When Envision Bend, formerly known as Bend 2030, recently went before the Bend City Council to ask for money, it got probing questions from councilors about its plan for public outreach.
Envision Bend, a nonprofit, wants to help develop a community vision for Bend, as it did before. Councilors wanted to know how it would ensure there would be sufficient outreach so it would be a vision of the community. Not a vision of the Envision Bend board or partners. Not a vision of the public already engaged in local politics. But a vision that encompassed all of the city, including homeless people, people of color and people whose first language is not English.
Councilors did approve giving Envision Bend $50,000 conditioned on seeing a plan for that outreach.
Laura Fritz, Envision Bend’s executive director, did not have all the answers about outreach. That’s in part because her organization is looking for funding to get the process started — to hire a consultant to help develop the plan. And she said it wouldn’t be a fixed plan. It would only be smart to have a plan that adapts and learns better ways to ensure it is gathering community input from across all the community.
Frankly, that’s about the best answer she could give. When it comes to cracking the code of community involvement and ensuring you find a truly representative sampling of what the community thinks and wants, you never know.
When the Deschutes Public Library board announced it was going to follow through on its plans to take the bond money approved by voters and build a large, central library on the north end of Bend, some people were upset. Some wanted a more decentralized vision for the library or a central library located in the middle of Bend. Others just simply had not heard about the district’s plans. That’s despite that the district developed its plans over 6 years. It held many meetings that included some 6,000 community members in one way or another. And still many people hadn’t heard that’s what the library had planned.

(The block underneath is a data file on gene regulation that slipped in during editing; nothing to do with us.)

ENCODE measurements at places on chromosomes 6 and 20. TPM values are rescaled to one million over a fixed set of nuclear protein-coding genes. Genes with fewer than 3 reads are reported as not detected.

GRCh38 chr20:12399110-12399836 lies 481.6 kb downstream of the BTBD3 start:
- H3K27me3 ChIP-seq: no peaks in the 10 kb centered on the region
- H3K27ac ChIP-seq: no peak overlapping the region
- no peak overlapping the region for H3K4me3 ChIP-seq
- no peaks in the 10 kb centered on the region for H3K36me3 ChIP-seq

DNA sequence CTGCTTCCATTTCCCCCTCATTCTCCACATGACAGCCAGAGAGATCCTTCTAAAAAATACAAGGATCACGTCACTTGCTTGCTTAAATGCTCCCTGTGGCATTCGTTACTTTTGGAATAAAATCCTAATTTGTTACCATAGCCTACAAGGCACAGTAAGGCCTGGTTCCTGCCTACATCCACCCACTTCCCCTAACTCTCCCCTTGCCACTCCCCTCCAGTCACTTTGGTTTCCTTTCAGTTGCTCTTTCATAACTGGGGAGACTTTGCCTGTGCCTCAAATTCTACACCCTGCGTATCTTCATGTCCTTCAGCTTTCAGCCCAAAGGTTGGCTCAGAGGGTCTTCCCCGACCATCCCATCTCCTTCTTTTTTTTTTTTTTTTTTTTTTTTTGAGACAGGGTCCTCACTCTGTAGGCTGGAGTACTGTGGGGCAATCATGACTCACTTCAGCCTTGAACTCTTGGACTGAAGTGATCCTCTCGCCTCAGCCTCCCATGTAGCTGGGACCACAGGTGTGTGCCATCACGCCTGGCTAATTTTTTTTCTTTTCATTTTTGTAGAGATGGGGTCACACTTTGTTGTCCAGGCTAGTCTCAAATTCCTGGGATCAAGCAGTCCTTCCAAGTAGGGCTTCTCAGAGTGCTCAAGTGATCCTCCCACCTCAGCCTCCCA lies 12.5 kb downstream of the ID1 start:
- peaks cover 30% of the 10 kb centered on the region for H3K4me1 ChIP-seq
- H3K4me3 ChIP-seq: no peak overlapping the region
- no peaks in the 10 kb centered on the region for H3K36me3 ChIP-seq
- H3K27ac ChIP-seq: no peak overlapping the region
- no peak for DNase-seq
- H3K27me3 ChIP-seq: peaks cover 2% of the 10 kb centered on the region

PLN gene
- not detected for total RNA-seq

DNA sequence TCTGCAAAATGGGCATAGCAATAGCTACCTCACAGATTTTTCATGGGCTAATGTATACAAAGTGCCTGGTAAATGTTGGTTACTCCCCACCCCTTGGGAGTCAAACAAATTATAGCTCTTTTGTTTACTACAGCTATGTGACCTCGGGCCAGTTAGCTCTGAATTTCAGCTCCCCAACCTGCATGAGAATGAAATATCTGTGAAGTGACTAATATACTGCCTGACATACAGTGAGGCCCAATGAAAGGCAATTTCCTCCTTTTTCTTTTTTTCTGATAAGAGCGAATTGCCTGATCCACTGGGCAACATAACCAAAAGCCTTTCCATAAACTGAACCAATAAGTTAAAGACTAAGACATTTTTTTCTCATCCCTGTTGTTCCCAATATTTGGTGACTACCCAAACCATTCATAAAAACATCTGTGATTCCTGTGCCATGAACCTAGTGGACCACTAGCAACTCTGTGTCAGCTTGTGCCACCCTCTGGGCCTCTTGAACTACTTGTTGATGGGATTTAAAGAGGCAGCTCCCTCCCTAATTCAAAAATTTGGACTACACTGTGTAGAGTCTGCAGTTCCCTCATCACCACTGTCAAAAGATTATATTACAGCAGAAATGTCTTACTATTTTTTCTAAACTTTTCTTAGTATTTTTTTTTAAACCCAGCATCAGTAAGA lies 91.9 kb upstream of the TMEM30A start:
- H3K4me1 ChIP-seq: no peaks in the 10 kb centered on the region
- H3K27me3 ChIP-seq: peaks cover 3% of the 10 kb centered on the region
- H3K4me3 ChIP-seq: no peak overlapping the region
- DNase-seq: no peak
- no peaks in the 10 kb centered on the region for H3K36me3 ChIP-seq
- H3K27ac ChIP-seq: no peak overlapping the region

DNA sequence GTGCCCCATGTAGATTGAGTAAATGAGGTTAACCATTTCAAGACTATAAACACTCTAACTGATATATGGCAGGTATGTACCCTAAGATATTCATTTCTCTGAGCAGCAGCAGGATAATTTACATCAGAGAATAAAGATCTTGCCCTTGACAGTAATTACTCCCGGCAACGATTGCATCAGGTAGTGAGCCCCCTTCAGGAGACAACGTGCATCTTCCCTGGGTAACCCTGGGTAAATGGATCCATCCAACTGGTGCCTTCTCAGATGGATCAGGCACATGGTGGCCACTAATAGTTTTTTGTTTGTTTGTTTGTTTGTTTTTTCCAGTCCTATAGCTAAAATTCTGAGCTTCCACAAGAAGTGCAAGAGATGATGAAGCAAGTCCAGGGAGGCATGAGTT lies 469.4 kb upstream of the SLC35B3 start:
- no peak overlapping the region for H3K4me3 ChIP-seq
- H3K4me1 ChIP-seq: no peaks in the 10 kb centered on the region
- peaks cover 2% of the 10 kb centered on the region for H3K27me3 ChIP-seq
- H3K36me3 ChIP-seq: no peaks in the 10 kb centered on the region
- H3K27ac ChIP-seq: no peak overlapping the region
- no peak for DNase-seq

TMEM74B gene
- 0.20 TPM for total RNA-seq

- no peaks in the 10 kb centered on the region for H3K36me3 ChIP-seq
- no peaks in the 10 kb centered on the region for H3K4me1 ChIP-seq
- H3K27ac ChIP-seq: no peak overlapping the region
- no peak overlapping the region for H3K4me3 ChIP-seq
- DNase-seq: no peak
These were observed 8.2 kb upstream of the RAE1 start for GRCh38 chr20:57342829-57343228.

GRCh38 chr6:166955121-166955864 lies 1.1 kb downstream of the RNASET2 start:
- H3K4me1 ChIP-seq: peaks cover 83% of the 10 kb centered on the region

Bend city government has tried different things to increase community involvement. It ramped up its social media. It paid a consultant to help teach neighborhood associations how to get more involved. It tried office hours with a couple councilors available to meet with the public. It formed public committees with broad membership to talk about priorities for water/sewer and roads. Councilors meet with neighborhood associations, other groups and individuals. There are emails, phone calls. And what do councilors and city officials hear? They do get some praise for their outreach. They are also told they are not listening.
Now government meetings are more accessible than ever. You can watch and listen to them on your phone. There’s reporting in The Bulletin and in other local outlets. And we’d still be surprised if many families settle in for an evening of rapt attention to reviewing what local governments did today. There are usually just more important or more entertaining things to do.
Pollsters will tell you that if you want to understand how people feel about a topic, the old-fashioned phone survey of dialing random people cannot work so well anymore. Many people are sick of getting unsolicited calls, text messages and emails. Pollsters have taken to recruiting diverse groups of people and focus groups and actually compensating individuals for taking the time to give their responses.
We don’t doubt the commitment of Envision Bend to trying to help the whole community discover its vision for Bend’s future. Councilors, though, were right to be so demanding, so insistent on seeing a plan before handing money over. The city and Envision Bend don’t want to be in a position when the vision document is produced with people just not believing it is legitimate.